Another example for specific age-related clinical presentation and therapeutic considerations is failure to gain weight and short stature associated with pediatric inflammatory bowel disease (IBD). Pediatric IBD is different in some major aspects from adult IBD. Early-onset IBD has a distinct phenotype with disease manifestations that are primarily colonic with severe perianal disease and extragastrointestinal manifestations. Furthermore, early-onset IBD is unique in its association with metabolic diseases, neutrophil defects, immunodeficiency states, chronic granulomatous disease, and leukocyte adhesion defects. IBD is thought to result from a complex interplay of multiple genes and environmental factors. Large-scale genotyping techniques have resulted in identification of >30 IBD-associated genes. Pediatric IBD management must consider lifelong disease and treatment. Twenty-five percent of patients with IBD develop the disease in childhood and adolescence. Clinicians need to weigh the risks and benefits of selected therapies, particularly the effects of medications, such as steroids, on growth and development and lifetime of exposure. For the last 30 years, the Journal has published a significant number of articles addressing issues specifically focused on pediatric IBD.
We realized that the greatest challenge facing JPGN was reaching out to the world in general and developing countries in particular. We solicited articles from developing countries and found worthwhile clinical observations, but we were challenged by the flaws of study design, such as inclusion and exclusion criteria, sample size, and statistical analyses; data presentation; results; and conclusions. We were confronted with English and grammatical mistakes, leading us to correct and rewrite articles, provided they had a sound scientific message for the pediatric gastroenterology community.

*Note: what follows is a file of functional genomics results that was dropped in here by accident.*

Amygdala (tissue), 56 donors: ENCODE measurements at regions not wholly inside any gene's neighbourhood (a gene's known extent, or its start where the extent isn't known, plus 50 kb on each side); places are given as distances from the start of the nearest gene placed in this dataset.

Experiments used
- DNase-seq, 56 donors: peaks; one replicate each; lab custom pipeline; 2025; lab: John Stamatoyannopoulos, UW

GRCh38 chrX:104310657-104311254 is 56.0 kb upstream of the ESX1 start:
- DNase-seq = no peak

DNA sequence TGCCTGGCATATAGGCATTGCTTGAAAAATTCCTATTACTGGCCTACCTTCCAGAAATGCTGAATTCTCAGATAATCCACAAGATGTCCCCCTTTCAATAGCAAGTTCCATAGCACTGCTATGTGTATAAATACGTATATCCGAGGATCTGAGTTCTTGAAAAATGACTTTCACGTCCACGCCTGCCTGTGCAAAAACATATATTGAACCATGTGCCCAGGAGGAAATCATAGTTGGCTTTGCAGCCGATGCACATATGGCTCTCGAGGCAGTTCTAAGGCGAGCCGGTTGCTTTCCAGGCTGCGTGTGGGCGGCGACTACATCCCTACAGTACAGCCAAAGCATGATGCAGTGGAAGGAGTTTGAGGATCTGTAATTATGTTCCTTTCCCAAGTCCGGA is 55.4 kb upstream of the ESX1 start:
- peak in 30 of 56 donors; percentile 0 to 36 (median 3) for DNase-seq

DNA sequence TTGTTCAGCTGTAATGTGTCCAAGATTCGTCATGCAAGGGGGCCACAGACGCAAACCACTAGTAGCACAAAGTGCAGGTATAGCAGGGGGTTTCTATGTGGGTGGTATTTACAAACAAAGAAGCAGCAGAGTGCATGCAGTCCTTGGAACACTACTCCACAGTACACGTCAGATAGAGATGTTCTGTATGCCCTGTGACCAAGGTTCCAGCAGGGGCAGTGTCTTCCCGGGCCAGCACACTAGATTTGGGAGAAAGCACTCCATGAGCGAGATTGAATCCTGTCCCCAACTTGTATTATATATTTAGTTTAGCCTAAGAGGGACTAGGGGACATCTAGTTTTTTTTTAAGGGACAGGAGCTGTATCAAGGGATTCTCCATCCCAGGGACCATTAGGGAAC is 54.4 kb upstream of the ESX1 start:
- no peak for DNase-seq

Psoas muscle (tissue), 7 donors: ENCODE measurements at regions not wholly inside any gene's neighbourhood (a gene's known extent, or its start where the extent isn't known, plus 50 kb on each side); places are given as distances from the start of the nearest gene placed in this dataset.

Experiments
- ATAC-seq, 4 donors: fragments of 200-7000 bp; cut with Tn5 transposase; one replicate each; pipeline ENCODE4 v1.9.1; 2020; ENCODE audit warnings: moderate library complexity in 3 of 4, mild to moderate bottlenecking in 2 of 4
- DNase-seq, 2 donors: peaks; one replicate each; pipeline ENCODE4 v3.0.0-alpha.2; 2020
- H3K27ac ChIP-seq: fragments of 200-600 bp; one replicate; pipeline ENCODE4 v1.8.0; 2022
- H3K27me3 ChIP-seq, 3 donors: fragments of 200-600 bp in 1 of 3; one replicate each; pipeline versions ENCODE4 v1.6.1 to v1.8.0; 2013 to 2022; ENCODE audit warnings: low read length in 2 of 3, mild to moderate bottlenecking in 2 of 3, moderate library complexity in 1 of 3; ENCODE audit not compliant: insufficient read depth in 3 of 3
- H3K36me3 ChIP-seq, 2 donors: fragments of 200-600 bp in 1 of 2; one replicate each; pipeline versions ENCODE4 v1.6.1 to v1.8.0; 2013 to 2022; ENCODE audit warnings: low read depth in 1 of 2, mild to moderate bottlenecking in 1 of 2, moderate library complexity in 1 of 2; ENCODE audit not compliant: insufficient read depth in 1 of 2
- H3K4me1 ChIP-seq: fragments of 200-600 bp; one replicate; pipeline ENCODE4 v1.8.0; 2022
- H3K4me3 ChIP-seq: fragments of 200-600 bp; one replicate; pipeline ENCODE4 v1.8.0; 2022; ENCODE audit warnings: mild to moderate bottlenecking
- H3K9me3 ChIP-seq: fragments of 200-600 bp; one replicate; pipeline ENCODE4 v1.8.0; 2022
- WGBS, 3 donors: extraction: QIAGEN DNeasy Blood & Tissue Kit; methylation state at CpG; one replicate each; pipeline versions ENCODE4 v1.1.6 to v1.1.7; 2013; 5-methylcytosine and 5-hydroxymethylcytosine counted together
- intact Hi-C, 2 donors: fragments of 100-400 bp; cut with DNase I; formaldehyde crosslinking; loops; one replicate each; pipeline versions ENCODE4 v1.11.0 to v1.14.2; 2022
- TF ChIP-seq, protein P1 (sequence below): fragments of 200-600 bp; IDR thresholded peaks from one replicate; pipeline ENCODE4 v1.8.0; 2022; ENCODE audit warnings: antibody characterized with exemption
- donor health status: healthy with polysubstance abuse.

A new dimension of the Journal was added when the European Society for Pediatric Gastroenterology, Hepatology, and Nutrition and the North American Society for Pediatric Gastroenterology, Hepatology, and Nutrition started to develop and update clinical practice guidelines and recommendations (4,5). Overall, it is apparent that JPGN has evolved to become an important cornerstone for the discipline and a reference journal for the societies of pediatric gastroenterology, hepatology, and nutrition.
My suggestion for the future is that the clinical research emphasizes acute and chronic gut diseases, all the while continuing to consider the effect of the ontogeny of the gut. In the quest to improve the knowledge of pediatric gastroenterology and nutrition, we should develop new areas of focus and analysis, perspectives, policy forums, and technical comments, similar to the journal Science. Presentation of the basic science news on the ontogeny of the gut, including cell biology, genetics, and immunology, should be a stimulus for inquiry and research to advance the frontiers of pediatric gastroenterology.
1. Lebenthal E, Rossi E, Lee PC. Pediatric gastroenterology and nutrition — quo vadis? J Pediatr Gastroenterol Nutr 1982; 1:1–2.
2. Lebenthal E, ed. Human Gastrointestinal Development. New York: Raven Press; 1989:824.
3. Barker DJ. Fetal origins of coronary heart disease. BMJ 1995; 31:171–174.
4. Husby S, Koletzko S, Korponay-Szabó IR, et al. European Society for Pediatric Gastroenterology, Hepatology, and Nutrition guidelines for the diagnosis of coeliac disease. J Pediatr Gastroenterol Nutr 2012;54:136–60.
5. Vandenplas Y, Rudolph CD, Di Lorenzo C, et al. Pediatric GE reflux clinical practice guidelines. J Pediatr Gastroenterol Nutr 2009; 49:447–498.